Small Batch Concert Series

Small Batch Artist Q&A with Classically Black

Double bassist Dalanie Harris and violist Katie Brown, cohosts of the acclaimed podcast Classically Black, are the latest guests in WDAV’s virtual Small Batch series. Join us via Facebook Live Friday, May 22nd at 5 p.m. as Katie and Dalanie present favorite past performance recordings and share insights about their podcast and life’s work.

Describe Classically Black and why it’s so important to the here and now.

Classically Black is a podcast that seeks to show Black musicians that even in an industry that so clearly lacks diversity, they are visible and their voices matter. However, Black musicians do not make up the entirety of our audience. Because we cover all things classical music, our podcast attracts all people in the field.

This is especially relevant today because in the past, the world of classical music has not been inclusive of people of color in many ways. Now that many organizations are actively seeking to include more diverse groups, we are able to help aide this change by utilizing our unique perspectives.

We also include humor and references to popular culture in our content as a way of making the classical music aspect of our podcast more approachable to listeners who are not classically trained. This way, not only are we educating those within the field, but we are also engaging those who have never had a way to relate to classical music in the past.

For the uninitiated, is there a specific episode of Classically Black that you would suggest?

An episode we would certainly recommend to any listener is “Let’s Talk About It: Black Achievement in Classical Music” (Episode 60). In this episode, we talk about the achievement gap in classical music at the collegiate level and beyond, and what factors go into this disparity.

This is a topic we are both extremely passionate about, and this episode demonstrates the balance between humor and serious discussion we try to have in every episode.

For the reader who is interested in broadening perspectives, what podcast other than your own would you recommend?

Another classical music podcast we love is Trilloquy, hosted and produced by Garrett McQueen and Scott Blankenship. Like us, the hosts of Trilloquy prioritize giving a voice to those who have been voiceless in classical music for such a long time. We’ve collaborated with them three times so far, and foresee many more! You can listen and learn more about them at www.trilloquy.org.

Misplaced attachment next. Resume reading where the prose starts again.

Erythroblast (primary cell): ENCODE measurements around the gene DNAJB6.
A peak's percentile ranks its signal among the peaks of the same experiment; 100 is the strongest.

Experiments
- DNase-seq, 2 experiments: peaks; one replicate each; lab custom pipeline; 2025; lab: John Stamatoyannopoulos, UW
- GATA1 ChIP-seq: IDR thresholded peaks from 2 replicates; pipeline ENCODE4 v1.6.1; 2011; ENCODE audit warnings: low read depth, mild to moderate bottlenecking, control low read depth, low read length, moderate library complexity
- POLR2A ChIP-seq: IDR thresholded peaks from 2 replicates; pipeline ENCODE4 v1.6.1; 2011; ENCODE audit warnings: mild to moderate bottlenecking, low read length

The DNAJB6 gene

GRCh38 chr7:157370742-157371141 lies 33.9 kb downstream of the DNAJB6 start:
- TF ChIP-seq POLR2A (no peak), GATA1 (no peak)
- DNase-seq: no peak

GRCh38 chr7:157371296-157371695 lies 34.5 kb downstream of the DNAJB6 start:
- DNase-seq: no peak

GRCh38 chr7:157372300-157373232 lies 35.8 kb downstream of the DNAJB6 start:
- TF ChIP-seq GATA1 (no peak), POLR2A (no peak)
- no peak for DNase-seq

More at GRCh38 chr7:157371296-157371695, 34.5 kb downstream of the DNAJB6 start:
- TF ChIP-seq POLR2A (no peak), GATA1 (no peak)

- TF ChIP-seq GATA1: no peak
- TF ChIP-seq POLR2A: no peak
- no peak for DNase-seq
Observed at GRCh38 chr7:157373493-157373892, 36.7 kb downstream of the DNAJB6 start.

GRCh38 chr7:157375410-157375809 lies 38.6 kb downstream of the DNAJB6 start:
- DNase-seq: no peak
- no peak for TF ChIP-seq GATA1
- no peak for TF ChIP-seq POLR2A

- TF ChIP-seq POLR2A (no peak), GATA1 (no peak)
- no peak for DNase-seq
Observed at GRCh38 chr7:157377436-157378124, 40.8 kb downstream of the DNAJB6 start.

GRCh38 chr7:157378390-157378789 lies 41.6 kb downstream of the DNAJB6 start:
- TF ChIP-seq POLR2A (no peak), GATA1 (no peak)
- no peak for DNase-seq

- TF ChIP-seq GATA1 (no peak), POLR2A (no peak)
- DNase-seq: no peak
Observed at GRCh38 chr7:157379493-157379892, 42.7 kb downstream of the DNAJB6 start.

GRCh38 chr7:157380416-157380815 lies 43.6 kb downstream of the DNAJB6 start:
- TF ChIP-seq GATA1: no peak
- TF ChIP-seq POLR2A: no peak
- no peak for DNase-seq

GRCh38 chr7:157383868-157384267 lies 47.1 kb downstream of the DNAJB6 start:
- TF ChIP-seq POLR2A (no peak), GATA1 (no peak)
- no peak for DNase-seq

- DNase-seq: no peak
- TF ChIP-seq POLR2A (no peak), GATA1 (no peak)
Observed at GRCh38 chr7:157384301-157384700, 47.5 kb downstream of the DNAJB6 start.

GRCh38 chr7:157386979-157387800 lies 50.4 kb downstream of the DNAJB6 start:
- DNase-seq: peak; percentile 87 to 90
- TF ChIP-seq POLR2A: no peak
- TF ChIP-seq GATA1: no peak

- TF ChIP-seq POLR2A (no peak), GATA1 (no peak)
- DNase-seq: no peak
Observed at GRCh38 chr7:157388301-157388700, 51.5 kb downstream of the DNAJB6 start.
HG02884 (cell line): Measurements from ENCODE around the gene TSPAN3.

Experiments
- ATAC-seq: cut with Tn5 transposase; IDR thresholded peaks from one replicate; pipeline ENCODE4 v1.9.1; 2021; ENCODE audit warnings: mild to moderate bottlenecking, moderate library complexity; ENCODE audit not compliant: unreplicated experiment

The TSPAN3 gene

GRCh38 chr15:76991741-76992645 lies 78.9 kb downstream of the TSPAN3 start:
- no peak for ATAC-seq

How has the pandemic impacted your approach to producing the podcast?

Because of our busy schedules before the pandemic, we had to learn how to record remotely. Now that we are quarantined in different cities, we utilize this skill to get our weekly episodes done. Since we had already learned how to do this, moving the show to a completely virtual format fortunately was not a huge adjustment.


To watch Delanie and Katie’s Small Batch concert, navigate to WDAV’s Facebook page or watch on our website.

Small Batch Artist Q & A with Pamela Coats

Clarinetist Pamela Coats is the featured artist of WDAV’s upcoming virtual Small Batch concert on Friday, May 15th at 5 p.m. She has been a prize-winner in competitions in Germany, Italy, and the USA and is a founding member of the International Chamber Artists. A graduate of UNC-Greensboro, Pamela currently calls Cologne, Germany home. Orchesterverein Zürich described her as “an impressive personality and a brilliant clarinetist,” and we couldn’t agree more. 

Let’s start with the story behind how you chose the clarinet.

“I started playing the clarinet in the 5th grade – my Dad was stationed in Norfolk, and I went to a school that had just started a music program with the aim of putting on a musical at the end of the year. I had either the choice of playing an instrument or singing in the chorus (I think that I made the better choice). While my dad was stationed at Ft. Bragg, I went to school in Cumberland County (Westover Senior High) at the time where the wind ensemble competitiveness was really high. I wanted to be in the mix and auditioned to be in All-County Band and Orchestra.”

Can you pinpoint the moment you knew you wanted to be a professional musician?

“I knew that I wanted to be a professional musician when I started studying at the University of North Carolina at Greensboro (UNCG). I didn’t know what direction I wanted to go, but I was able to take many different courses from composition to woodwind instrument repair. I also completed an arts administration internship with the Greensboro Philharmonic. I really wanted to understand how an orchestra (and performing) worked from the inside out. After obtaining these different perspectives, I was able to confidently make the decision to become a professional musician.”